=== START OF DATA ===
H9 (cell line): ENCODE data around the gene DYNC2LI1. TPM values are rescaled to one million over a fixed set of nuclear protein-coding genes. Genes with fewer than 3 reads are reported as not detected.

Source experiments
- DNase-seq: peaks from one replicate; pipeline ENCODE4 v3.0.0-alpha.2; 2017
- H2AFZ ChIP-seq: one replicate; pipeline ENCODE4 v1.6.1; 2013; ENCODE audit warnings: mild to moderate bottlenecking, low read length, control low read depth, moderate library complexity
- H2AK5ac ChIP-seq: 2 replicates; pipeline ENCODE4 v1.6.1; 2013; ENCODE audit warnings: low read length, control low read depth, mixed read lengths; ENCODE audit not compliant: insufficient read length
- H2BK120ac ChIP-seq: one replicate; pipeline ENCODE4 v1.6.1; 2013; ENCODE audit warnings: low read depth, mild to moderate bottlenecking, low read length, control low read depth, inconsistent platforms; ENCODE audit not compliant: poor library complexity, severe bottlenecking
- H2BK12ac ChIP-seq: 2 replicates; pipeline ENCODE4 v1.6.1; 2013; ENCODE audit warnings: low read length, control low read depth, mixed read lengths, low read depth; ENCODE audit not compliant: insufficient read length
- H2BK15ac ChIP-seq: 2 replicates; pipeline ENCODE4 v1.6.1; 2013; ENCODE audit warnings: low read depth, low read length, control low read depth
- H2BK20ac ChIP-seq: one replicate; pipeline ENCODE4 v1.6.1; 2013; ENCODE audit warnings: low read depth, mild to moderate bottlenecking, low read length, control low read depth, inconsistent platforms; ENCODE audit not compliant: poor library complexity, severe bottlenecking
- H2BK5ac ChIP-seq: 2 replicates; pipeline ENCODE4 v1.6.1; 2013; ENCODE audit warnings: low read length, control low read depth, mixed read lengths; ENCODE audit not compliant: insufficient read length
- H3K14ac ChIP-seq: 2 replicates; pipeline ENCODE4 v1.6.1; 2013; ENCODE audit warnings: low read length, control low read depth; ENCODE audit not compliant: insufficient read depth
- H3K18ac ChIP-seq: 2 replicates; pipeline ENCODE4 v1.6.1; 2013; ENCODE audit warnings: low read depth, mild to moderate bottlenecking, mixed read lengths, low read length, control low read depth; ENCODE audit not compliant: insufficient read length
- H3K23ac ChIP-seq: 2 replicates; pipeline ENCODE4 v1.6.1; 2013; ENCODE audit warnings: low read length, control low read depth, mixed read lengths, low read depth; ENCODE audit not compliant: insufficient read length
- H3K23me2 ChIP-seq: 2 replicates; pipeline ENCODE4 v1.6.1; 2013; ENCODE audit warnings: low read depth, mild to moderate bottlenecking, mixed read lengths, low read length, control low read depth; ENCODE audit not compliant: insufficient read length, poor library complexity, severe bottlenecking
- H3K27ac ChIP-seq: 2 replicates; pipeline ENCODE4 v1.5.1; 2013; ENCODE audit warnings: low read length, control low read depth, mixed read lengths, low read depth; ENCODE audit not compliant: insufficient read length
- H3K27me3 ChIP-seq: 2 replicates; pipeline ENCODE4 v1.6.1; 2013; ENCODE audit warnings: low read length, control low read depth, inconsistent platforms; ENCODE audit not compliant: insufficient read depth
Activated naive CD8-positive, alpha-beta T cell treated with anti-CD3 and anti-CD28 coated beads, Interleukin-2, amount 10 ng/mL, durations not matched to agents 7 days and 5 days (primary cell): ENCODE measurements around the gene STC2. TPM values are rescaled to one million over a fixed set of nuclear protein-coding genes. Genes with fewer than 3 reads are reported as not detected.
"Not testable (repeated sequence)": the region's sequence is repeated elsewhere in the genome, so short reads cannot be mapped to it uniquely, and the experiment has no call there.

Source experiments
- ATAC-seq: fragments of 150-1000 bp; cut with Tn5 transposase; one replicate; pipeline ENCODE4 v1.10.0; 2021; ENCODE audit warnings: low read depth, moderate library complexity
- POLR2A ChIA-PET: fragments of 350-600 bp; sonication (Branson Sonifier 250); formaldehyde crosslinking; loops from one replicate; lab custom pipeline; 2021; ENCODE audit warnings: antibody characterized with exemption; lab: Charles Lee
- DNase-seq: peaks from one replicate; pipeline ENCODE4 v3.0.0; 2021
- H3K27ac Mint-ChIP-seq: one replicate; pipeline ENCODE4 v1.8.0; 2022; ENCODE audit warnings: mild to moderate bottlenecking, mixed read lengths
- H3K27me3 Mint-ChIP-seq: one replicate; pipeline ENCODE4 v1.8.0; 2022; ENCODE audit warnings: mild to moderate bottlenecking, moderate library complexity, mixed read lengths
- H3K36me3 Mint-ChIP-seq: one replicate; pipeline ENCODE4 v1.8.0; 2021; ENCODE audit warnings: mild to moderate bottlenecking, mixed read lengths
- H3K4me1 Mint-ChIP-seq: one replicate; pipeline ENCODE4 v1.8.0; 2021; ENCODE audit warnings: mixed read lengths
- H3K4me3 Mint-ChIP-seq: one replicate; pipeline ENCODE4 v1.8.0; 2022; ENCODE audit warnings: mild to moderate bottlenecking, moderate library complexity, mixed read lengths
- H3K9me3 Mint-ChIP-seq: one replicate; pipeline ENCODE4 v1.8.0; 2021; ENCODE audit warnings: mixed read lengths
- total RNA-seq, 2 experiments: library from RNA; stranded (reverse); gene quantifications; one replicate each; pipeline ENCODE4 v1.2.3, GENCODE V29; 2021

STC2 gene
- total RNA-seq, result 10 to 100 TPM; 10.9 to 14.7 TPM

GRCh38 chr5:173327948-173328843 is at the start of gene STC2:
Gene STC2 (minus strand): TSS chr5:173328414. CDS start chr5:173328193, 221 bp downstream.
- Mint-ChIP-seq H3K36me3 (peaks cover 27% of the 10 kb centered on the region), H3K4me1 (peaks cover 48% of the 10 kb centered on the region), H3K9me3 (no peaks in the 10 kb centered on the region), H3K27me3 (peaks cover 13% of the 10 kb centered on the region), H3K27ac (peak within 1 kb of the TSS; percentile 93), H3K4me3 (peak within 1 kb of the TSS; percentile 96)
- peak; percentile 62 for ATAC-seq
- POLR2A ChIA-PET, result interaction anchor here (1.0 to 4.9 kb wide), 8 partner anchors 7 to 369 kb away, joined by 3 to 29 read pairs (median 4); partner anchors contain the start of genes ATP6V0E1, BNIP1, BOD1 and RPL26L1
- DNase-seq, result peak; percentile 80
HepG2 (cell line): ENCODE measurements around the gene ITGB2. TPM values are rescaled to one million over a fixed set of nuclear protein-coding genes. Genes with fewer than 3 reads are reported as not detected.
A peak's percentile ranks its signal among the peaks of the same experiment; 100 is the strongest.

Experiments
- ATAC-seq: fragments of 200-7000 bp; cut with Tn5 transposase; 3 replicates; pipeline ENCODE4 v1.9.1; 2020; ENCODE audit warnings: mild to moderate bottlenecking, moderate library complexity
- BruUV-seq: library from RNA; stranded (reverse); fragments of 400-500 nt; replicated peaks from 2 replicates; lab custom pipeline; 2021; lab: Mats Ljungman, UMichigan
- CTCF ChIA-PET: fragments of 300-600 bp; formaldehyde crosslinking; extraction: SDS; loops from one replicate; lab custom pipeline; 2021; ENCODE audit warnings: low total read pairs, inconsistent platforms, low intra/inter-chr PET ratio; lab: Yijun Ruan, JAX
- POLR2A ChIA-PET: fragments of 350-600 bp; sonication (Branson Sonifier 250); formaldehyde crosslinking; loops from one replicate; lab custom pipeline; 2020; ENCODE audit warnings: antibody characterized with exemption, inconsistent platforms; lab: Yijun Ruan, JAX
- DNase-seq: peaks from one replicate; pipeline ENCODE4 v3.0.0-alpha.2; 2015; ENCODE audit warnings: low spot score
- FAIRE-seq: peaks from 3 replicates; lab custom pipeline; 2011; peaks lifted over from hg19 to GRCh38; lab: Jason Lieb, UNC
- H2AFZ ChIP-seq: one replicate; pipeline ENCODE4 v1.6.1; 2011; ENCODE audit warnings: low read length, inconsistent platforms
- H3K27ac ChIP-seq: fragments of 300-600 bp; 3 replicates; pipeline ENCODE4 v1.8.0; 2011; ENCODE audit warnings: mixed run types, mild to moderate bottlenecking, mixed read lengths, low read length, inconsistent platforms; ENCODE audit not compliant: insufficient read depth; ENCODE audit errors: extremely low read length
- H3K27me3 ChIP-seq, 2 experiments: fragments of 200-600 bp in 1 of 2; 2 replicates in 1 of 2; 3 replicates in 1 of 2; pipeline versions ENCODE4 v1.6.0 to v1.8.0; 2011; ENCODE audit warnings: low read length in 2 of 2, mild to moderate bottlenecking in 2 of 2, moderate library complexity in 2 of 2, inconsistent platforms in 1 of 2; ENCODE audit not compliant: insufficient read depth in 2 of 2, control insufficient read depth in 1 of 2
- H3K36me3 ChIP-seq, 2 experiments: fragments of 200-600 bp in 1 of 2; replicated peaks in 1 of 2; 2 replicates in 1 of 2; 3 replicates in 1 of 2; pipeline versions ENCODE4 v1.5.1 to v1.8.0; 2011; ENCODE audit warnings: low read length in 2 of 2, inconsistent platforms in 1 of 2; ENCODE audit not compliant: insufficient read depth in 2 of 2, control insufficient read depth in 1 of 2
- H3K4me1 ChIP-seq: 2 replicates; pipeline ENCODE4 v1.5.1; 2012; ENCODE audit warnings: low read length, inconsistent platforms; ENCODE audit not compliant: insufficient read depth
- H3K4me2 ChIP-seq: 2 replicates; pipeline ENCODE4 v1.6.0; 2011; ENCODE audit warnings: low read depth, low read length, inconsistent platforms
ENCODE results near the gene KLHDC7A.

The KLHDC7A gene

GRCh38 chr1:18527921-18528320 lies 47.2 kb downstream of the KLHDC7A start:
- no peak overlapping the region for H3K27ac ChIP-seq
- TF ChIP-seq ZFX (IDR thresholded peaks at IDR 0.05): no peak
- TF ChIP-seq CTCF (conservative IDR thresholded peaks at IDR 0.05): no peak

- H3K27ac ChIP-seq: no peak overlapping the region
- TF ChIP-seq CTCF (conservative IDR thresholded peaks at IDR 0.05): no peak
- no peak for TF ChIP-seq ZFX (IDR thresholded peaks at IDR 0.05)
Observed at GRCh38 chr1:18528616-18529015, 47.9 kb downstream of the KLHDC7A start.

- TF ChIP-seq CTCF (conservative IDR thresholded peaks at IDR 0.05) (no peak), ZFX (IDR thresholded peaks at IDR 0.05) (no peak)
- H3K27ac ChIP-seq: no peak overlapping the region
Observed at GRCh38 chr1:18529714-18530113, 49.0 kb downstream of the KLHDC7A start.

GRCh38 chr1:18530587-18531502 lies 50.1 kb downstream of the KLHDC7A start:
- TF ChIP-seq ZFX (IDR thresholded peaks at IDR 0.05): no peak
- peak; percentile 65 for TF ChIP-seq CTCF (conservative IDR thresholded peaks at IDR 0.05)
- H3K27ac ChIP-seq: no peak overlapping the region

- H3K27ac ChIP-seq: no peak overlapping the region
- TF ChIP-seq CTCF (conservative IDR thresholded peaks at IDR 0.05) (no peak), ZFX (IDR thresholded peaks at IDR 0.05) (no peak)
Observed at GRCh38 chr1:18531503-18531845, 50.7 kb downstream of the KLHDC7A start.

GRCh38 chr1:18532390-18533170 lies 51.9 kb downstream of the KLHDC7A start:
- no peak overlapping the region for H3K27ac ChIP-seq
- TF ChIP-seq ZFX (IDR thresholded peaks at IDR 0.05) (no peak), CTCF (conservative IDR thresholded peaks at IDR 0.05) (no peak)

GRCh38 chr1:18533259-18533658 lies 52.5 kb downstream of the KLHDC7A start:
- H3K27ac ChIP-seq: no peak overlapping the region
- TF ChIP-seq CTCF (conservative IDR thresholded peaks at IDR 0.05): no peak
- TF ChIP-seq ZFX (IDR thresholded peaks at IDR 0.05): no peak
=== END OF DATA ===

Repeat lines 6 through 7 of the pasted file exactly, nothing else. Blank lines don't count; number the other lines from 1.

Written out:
- H2BK120ac ChIP-seq: one replicate; pipeline ENCODE4 v1.6.1; 2013; ENCODE audit warnings: low read depth, mild to moderate bottlenecking, low read length, control low read depth, inconsistent platforms; ENCODE audit not compliant: poor library complexity, severe bottlenecking
- H2BK12ac ChIP-seq: 2 replicates; pipeline ENCODE4 v1.6.1; 2013; ENCODE audit warnings: low read length, control low read depth, mixed read lengths, low read depth; ENCODE audit not compliant: insufficient read length